POPULATION: 3.1 million

LANGUAGE: Arabic (official); English; French

RELIGION: Islam; Christianity; Druze; Alawi; Baha'i


Lebanon is a small, war-torn country on the east coast of the Mediterranean Sea. Located on fertile territory at the crossroads of three continents—Africa, Asia, and Europe—it is a valuable and highly desired territory. Throughout its history, it has been the stage for conflicts between local tribes-people and world powers. After being ruled by the Ottoman Empire and by the French, Lebanon gained full independence in 1943.

The presence of Palestinian refugees and guerrilla bases, and tensions between Christians and Muslims, have led to continuing political instability and warfare in recent decades. However, the Lebanese people have continued to survive in the face of repeated disruptions of their economy and day-to-day life. From 1975 until 1991, civil war ruined Lebanon. Since the early 1990s, the government has gradually regained power but there are still incidents of political violence, especially in the south near Israel.


Lebanon is a tiny country. Its area is only a little more than 4,000 square miles (10,400 square kilometers)—about the size of the state of Connecticut. Lebanon has two mountain ranges, a coastal strip, and an inland plain. In former times it was famous for its cedars. However, due to centuries of deforestation, very few cedars are left. Those that remain are now protected.

The population of Lebanon is as varied as its terrain. The official population of Lebanon, excluding Palestinian refugees, is about 3.1 million. Most Lebanese are Arabs.


Arabic is the official language of Lebanon, but many Lebanese also speak English. For some, the French language still has the greatest prestige.

"Hello" in Arabic is marhaba or ahlan, to which one replies, marhabtayn or ahlayn. Other common greetings are as-salam alaykum ("peace be with you"), with the reply of walaykum as-salam ("and to you peace"). Ma'assalama means "goodbye." "Thank you" is shukran, and "you're welcome" is afwan. "Yes" is na'am and "no" is la'a. The numbers one to ten in Arabic are: wahad , itnin , talata , arba'a , khamsa , sitta , saba'a , tamania , tisa'a , and ashara .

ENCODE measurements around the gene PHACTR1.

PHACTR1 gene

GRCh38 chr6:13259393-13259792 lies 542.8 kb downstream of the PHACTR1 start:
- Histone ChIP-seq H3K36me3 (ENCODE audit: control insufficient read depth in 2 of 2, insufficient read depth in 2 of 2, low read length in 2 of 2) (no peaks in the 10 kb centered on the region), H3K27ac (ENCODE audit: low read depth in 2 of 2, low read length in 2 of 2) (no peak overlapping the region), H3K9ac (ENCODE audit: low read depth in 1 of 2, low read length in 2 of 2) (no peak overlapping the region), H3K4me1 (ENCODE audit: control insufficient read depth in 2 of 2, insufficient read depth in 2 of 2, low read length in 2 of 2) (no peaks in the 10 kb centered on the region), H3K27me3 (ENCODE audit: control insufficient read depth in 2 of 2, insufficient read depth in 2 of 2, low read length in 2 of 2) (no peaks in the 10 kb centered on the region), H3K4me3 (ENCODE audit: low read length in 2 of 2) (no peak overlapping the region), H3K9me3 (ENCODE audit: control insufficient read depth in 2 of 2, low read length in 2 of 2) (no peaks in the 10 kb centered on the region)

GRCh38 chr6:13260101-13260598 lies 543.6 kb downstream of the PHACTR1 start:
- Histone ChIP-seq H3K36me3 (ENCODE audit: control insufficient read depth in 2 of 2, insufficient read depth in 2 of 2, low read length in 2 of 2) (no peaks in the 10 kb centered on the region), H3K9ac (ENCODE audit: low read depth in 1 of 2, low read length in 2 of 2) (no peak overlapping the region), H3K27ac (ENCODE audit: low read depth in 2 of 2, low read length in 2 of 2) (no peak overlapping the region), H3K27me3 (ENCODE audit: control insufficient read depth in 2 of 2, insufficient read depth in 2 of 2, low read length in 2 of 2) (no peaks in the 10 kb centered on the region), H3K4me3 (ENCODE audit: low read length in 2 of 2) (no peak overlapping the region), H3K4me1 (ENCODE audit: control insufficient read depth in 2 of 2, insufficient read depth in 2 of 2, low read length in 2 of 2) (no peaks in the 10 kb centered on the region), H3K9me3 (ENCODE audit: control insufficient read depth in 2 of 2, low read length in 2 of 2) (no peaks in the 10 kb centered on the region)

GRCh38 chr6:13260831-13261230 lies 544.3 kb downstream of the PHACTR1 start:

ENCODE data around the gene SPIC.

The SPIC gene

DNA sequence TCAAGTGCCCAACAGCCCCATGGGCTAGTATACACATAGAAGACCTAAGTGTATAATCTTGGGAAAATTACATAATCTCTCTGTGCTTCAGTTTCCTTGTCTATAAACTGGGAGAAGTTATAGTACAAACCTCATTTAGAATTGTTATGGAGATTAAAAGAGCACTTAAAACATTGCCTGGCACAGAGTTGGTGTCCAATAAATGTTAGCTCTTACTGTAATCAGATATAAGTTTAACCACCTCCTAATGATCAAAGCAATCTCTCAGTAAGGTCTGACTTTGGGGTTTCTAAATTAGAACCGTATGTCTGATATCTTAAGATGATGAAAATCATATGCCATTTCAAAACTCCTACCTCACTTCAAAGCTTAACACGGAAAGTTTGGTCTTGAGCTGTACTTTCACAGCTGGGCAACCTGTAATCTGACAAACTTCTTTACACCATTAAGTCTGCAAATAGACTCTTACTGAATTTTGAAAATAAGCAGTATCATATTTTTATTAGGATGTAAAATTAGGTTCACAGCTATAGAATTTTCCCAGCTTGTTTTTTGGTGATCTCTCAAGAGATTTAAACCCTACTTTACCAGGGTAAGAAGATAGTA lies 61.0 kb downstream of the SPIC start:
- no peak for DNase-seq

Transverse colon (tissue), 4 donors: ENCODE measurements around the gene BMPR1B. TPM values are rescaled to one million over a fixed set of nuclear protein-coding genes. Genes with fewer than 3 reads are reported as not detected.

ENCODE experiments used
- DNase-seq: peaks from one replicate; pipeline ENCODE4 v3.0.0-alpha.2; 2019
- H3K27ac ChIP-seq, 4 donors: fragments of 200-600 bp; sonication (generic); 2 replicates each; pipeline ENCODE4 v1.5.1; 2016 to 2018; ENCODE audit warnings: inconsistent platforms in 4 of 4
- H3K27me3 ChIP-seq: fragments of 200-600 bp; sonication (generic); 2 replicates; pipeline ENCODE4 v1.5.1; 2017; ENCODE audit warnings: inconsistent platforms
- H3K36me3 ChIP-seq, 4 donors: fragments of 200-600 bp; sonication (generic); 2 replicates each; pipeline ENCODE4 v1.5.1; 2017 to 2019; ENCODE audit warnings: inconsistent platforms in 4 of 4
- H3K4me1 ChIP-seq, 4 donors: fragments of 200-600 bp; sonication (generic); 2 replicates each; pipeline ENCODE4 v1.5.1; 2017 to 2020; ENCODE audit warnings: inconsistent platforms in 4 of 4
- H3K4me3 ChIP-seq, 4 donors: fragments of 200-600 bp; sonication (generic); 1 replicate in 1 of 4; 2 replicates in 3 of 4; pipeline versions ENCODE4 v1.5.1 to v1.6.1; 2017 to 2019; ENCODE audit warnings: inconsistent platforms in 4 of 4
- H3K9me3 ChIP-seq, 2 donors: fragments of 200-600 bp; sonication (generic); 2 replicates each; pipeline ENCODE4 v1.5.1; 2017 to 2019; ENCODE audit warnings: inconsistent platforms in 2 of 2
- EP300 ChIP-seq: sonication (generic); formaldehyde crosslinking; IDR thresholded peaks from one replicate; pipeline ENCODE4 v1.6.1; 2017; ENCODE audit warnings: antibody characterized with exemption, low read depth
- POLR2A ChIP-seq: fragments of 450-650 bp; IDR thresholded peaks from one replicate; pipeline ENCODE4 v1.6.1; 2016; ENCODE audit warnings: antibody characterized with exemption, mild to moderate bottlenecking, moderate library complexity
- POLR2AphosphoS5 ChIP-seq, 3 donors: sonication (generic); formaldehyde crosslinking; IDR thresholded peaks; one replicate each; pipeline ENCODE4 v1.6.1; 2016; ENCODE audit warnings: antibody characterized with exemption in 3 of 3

One of the most popular characters in Arab folklore is Jeha the Fool. He figures in many stories, from teaching tales to purely humorous anecdotes. Also popular are the real-life lovers, Ablah and Antar. Antar was a sixth-century Arab who was born a slave but became a heroic warrior and a poet. Antar and Ablah, the chief's daughter, fell in love. But of course a slave could not marry the chief's daughter. Eventually, after many tragic struggles, Antar was given his freedom, and he and Ablah married.

The story of the Greek hero Adonis takes place at Byblos, in Lebanon. Also, Saint George, who later became the patron saint of England, lived in Lebanon. He fought the famous sea-dragon at the mouth of a river near Beirut. Most likely, the Christian Crusaders took Saint George's tale back with them to the West.

The Lebanese are very fond of proverbs and can quote one for almost any situation. Examples include "Better blind eyes than a closed mind," and "The one who took the donkey up to the roof should be the one who brings it down."


Christianity arrived in Lebanon during the Byzantine Roman era (AD 4–636). Its followers have since divided into a variety of sects including Maronite, Roman Catholic, Greek Catholic, Greek Orthodox, Armenian Catholic, Armenian Orthodox, and Protestant. Islam was introduced in the seventh century ad. Muslims are now divided into Sunnis, several types of Shi'ites (including Ismaeli), and Sufis (Muslim mystics).

The Lebanese government keeps a record of every citizen's religious affiliation. A person may belong to any religion, but each person must belong to one. It is estimated that a little more than half of the Lebanese population is Muslim. The rest are mostly Christian. Seats in the government are based on religious representation.